The heart-rending and enthralling diary of a volunteer nurse named Katy Beaufoy, who showed great valor, tenderness, and resolve during her duties in World War I, will be going to auction in September and will create worldwide curiosity.
The accounts of Katy Beaufoy during the Great War are regarded by many to be among the most scintillating of their kind, describing such sights all the way from gruesome wounds to the beauty and splendor of Egypt.
Commenting on the find, Charles Hanson, manager of Hansons Auctioneers said, “The archive is so important for what it tells us about the life of World War One Matron and Nurse Miss Katy Beaufoy, whose bravery and final demise is captured in the collection.”
Katy Beaufoy was born in 1868 near Birmingham; she began her nurse training in October 1893 at the Royal Devon and Exeter Hospital. She became a sister in charge of the operating theater by 1896. She then volunteered as a nurse in the Boer War in the late 1890s.
The daughter of Queen Victoria – being impressed with the actions of Florence Nightingale – formed Princess Christians’ Army Nursing Service Reserve (ANSR). The ANSR was created to give military status to nurses, which placed them under the direction of the war office. Beaufoy joined the ANSR and was given badge number 689; the badge itself will also be included in the sale.
Following the Boer War, she worked in private practice in Italy and was decorated for her services by Queen Margherita of Italy. Then she was accepted into Queen Alexandria’s Imperial Military Nursing Service and volunteered once again to set out and face the perils of the Great War. Her enthralling story is her recollection of her service as a sister and matron in the First World War.
She witnessed horrendous injuries during this time. “I had a ward of about 50 beds, such bad, bad wounds, frightful head ones, legs and feet blown off…”
It was not all bad though – Beaufoy’s diary tells of how she has some opportunities to escape the war – going to see the Pyramids and the Sphinx and Giza. The original photograph of this expedition is included in the collection.
Adrian Stevenson, Hansons Militaria expert, commented on the content of the diary. “It is fascinating to read how Katy was able to maintain her interest in the beauty of her surroundings despite her exposure to the shocking condition of the casualties she was obliged to tend. She regularly comments on the architecture, the attire of the various people she encounters, and her love of plants and flowers are very apparent. This makes for an unusual and telling juxtaposition with her description of the suffering of the soldiers and so gives an insight into the thoughts of this remarkable woman.”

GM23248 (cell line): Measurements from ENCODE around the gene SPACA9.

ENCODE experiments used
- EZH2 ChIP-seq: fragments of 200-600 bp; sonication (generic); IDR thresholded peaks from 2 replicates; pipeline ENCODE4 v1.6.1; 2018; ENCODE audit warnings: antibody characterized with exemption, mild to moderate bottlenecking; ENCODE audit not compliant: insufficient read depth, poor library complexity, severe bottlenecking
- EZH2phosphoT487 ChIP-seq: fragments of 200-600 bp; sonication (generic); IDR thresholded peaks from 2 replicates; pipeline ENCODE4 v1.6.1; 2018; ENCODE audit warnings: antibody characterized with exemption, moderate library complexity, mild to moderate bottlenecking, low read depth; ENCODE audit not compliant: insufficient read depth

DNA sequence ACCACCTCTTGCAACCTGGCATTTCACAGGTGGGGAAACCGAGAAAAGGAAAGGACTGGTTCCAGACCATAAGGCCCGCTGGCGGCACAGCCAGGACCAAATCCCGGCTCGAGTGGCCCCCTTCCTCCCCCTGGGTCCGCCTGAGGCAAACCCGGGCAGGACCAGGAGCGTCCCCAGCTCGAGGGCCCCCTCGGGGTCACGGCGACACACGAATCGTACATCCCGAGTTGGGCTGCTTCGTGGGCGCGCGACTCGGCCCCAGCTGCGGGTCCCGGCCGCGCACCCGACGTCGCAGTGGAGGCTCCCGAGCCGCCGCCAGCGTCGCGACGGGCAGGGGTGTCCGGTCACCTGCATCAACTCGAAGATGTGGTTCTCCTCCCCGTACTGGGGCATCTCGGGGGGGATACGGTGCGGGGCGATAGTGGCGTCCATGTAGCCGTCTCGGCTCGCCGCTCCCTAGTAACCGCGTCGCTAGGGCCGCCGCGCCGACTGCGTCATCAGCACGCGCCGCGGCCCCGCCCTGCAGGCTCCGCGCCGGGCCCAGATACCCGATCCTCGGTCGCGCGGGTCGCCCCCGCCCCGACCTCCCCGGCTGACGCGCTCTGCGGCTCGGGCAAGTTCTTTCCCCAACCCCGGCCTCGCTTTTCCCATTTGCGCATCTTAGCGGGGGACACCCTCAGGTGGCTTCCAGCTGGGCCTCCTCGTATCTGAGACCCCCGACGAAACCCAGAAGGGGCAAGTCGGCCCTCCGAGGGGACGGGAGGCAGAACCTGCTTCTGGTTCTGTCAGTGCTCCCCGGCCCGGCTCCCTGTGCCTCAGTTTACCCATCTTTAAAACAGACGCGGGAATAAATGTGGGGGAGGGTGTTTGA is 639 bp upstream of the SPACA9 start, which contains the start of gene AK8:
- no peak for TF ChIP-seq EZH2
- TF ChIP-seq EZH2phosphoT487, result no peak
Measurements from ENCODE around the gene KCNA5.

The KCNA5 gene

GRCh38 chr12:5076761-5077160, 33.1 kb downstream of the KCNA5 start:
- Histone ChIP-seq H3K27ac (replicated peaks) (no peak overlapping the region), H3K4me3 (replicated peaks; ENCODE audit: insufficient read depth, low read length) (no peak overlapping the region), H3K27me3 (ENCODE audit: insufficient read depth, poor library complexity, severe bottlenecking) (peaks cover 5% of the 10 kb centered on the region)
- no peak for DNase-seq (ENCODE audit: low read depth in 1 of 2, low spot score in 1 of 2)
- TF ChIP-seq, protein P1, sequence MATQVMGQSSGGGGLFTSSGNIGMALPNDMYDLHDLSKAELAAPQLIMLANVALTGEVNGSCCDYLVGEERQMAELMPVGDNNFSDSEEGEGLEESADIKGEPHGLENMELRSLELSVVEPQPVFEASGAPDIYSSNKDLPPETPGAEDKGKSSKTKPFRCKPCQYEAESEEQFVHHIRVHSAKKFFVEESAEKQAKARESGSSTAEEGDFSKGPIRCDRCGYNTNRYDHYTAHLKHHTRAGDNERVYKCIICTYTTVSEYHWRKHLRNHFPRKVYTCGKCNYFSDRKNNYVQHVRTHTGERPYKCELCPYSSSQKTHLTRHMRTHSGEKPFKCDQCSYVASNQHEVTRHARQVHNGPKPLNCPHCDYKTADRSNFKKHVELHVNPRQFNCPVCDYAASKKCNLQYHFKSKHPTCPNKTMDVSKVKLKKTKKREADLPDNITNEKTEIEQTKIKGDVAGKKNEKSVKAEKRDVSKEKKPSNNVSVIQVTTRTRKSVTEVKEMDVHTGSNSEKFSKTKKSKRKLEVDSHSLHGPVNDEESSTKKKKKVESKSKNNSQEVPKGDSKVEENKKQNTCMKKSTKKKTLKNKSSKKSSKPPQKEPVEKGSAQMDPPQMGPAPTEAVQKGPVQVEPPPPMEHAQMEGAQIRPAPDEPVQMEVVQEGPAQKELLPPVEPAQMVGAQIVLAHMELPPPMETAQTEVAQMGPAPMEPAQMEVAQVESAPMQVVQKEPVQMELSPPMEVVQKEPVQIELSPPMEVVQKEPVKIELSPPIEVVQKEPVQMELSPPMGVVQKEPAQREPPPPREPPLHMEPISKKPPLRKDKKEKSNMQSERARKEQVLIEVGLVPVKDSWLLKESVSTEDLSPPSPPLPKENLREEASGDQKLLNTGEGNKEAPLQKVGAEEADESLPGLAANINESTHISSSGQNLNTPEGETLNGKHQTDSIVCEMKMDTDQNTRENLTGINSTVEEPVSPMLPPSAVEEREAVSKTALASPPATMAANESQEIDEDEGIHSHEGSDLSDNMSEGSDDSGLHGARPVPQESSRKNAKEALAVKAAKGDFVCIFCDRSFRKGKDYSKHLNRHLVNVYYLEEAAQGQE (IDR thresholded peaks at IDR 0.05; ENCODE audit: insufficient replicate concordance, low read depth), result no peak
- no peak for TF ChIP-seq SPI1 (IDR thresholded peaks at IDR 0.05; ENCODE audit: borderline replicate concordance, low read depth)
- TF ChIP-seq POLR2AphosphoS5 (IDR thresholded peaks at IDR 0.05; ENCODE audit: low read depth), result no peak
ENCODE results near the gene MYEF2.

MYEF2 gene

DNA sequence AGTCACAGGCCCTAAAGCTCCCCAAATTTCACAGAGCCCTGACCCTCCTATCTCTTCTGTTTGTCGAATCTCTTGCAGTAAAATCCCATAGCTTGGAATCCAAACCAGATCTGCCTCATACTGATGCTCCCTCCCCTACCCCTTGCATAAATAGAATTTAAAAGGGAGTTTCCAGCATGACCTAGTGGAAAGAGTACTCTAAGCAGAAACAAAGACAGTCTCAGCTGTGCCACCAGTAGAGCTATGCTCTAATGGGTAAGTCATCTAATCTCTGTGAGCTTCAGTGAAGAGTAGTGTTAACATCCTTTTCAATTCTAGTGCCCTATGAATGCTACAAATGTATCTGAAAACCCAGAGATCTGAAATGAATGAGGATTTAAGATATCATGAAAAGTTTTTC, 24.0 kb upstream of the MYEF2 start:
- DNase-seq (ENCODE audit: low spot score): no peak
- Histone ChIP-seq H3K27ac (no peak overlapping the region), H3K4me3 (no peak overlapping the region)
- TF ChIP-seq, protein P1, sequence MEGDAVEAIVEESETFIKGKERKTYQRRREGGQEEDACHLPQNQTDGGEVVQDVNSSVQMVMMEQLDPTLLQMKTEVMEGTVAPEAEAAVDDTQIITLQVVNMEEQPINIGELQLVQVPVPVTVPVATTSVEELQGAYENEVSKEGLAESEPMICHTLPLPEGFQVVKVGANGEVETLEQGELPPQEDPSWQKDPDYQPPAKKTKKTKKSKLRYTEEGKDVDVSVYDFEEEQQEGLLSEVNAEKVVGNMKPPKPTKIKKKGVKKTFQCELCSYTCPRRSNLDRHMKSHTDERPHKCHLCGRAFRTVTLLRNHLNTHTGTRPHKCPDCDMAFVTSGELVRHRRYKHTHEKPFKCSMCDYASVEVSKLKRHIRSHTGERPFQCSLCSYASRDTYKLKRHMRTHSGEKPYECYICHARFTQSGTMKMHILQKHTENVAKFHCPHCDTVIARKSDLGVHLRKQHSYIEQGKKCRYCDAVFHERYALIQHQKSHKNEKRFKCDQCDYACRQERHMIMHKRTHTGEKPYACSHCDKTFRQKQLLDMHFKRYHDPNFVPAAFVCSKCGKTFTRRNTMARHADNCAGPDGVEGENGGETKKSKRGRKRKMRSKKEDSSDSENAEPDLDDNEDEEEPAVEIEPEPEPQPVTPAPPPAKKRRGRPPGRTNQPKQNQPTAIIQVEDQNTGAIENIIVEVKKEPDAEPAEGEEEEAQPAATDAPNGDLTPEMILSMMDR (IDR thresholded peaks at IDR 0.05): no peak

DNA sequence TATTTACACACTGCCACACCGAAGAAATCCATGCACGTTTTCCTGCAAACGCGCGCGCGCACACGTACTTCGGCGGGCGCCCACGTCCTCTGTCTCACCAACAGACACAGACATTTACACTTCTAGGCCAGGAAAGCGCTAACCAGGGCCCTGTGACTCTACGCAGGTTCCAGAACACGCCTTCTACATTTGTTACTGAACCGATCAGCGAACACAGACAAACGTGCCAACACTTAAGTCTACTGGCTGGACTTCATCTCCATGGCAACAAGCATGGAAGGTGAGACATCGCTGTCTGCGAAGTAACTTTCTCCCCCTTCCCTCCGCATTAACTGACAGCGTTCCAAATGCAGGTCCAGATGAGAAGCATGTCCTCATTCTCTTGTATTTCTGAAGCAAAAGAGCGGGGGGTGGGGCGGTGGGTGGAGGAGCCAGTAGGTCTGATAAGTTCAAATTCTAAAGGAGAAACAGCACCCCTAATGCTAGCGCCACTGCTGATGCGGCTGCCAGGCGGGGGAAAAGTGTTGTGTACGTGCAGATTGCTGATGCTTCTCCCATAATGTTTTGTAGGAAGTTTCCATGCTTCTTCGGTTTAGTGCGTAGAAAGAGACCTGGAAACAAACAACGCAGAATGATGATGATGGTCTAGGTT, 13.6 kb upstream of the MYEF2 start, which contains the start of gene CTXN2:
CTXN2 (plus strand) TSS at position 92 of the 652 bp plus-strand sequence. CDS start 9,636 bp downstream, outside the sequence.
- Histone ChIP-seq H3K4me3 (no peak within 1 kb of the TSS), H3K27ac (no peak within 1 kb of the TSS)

On May 26, 1917, Beaufoy narrowly escaped death when the hospital ship she was traveling on, Dover Castle, was attacked and sunk. Beaufoy had been forced to leave the ship and return home for a while due to her health, and she escaped with her life, unlike many of her peers.
Her luck would not last, however. On returning to work as Matron on HMHS Glenart Castle in September 1917, she tragically lost her life after the German Submarine U56 torpedoed the ship, even though it was marked as a hospital ship. The sinking of the ship was considered a war crime, but Kapitanleutnant Wilhelm Kiesewetter of the U56 escaped prosecution and returned to Germany. A memorial was erected in February 2002, close to where the Glenart Castle sunk, to commemorate those who had died. Beaufoy’s family was the main driving force behind the fundraising efforts.
During the First World War, there were only 300 British nurse casualties; it is rare to see anything that had belonged to women come onto market.
Charles Hanson said of the collection, “This outstanding group has been really moving to handle. I feel privileged and excited to offer this group for auction. We are anticipating worldwide interest in this very special lot and I expect bidding to be brisk.”
Not only her diary but her medals – which include her South Africa medal, British War and Victory medal, and 1914-15 Star – her Death Plaque and Dedication Scroll, and personal photographs have been preserved. The archive is estimated to be worth £4,000 to £6,000.
Katy Beaufoy’s story is one of service, humanity, and perseverance. Mrs. Sue Wood, from Warwickshire, a great niece of Katy Beaufoy, said, “It’s time to let another collector or museum enjoy the archive which my family has kept safe for many years.”